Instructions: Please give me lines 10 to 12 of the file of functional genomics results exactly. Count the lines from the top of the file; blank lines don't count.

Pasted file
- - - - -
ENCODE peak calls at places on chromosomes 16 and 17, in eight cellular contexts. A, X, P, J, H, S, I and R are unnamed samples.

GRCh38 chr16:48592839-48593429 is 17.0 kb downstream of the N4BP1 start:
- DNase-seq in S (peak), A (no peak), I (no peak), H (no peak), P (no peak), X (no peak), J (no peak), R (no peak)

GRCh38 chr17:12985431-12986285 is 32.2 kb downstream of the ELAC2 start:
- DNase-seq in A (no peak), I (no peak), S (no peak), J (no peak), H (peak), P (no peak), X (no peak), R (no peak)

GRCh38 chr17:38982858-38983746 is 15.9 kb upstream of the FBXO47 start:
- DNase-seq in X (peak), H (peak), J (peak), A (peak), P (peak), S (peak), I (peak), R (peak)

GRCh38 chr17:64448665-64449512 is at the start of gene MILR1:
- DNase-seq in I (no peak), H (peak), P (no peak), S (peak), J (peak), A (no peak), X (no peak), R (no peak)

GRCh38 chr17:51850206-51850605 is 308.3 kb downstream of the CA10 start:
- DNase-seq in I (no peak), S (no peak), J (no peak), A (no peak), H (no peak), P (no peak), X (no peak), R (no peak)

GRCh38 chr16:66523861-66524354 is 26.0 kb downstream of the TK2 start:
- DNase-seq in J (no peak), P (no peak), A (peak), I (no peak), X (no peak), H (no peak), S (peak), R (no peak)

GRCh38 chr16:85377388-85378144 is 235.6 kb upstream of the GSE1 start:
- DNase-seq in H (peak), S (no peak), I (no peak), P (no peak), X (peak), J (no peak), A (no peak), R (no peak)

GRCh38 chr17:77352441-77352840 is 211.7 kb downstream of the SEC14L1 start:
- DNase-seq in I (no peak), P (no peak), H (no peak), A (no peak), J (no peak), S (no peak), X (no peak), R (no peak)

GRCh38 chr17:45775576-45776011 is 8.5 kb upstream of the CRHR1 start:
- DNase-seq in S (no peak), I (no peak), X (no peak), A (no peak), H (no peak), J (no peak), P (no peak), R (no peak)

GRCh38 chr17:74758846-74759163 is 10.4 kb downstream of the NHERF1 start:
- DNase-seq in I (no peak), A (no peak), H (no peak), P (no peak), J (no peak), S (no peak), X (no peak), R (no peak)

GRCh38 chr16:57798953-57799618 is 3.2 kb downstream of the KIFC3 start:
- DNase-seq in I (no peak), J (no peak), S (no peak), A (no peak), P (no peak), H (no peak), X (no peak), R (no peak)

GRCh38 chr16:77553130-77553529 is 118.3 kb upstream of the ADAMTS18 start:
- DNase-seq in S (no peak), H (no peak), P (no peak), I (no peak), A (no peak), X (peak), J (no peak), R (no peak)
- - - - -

GRCh38 chr17:51850206-51850605 is 308.3 kb downstream of the CA10 start:
- DNase-seq in I (no peak), S (no peak), J (no peak), A (no peak), H (no peak), P (no peak), X (no peak), R (no peak)

GRCh38 chr16:66523861-66524354 is 26.0 kb downstream of the TK2 start: